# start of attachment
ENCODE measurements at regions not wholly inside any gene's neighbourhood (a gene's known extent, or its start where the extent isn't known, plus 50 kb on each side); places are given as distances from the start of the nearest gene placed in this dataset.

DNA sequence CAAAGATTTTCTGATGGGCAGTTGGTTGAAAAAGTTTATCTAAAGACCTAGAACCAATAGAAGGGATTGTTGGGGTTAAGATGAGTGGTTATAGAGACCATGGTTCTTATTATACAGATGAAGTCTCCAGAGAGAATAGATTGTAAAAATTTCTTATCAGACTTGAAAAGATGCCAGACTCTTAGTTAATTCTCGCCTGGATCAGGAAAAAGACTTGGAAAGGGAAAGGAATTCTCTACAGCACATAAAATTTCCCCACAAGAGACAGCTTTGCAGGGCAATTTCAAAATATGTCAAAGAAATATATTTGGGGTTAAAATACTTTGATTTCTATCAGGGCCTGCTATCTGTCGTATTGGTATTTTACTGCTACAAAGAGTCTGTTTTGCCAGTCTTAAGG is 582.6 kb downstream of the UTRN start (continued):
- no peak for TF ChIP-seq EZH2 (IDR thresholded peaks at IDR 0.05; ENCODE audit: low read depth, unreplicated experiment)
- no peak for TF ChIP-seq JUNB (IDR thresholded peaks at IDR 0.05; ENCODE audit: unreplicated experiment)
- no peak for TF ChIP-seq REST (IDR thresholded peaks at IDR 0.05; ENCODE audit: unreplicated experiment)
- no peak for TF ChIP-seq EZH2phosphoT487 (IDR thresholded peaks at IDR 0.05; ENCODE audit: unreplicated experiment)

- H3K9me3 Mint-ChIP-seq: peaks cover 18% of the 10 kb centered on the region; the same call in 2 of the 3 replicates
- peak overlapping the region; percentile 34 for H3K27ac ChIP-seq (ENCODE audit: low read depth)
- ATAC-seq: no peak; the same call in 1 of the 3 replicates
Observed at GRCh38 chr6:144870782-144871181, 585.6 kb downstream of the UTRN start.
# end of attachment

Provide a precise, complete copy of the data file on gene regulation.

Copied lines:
ENCODE measurements at regions not wholly inside any gene's neighbourhood (a gene's known extent, or its start where the extent isn't known, plus 50 kb on each side); places are given as distances from the start of the nearest gene placed in this dataset.

DNA sequence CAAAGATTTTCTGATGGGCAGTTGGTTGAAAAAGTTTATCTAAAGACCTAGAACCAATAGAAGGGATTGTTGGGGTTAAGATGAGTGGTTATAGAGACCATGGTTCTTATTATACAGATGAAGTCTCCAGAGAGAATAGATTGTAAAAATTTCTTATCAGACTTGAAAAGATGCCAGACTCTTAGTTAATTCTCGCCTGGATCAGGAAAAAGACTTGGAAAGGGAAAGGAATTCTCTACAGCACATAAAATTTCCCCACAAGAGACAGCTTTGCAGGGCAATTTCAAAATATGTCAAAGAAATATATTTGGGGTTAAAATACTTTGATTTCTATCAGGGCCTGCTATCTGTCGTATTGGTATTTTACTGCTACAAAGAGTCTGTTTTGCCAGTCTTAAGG is 582.6 kb downstream of the UTRN start (continued):
- no peak for TF ChIP-seq EZH2 (IDR thresholded peaks at IDR 0.05; ENCODE audit: low read depth, unreplicated experiment)
- no peak for TF ChIP-seq JUNB (IDR thresholded peaks at IDR 0.05; ENCODE audit: unreplicated experiment)
- no peak for TF ChIP-seq REST (IDR thresholded peaks at IDR 0.05; ENCODE audit: unreplicated experiment)
- no peak for TF ChIP-seq EZH2phosphoT487 (IDR thresholded peaks at IDR 0.05; ENCODE audit: unreplicated experiment)

- H3K9me3 Mint-ChIP-seq: peaks cover 18% of the 10 kb centered on the region; the same call in 2 of the 3 replicates
- peak overlapping the region; percentile 34 for H3K27ac ChIP-seq (ENCODE audit: low read depth)
- ATAC-seq: no peak; the same call in 1 of the 3 replicates
Observed at GRCh38 chr6:144870782-144871181, 585.6 kb downstream of the UTRN start.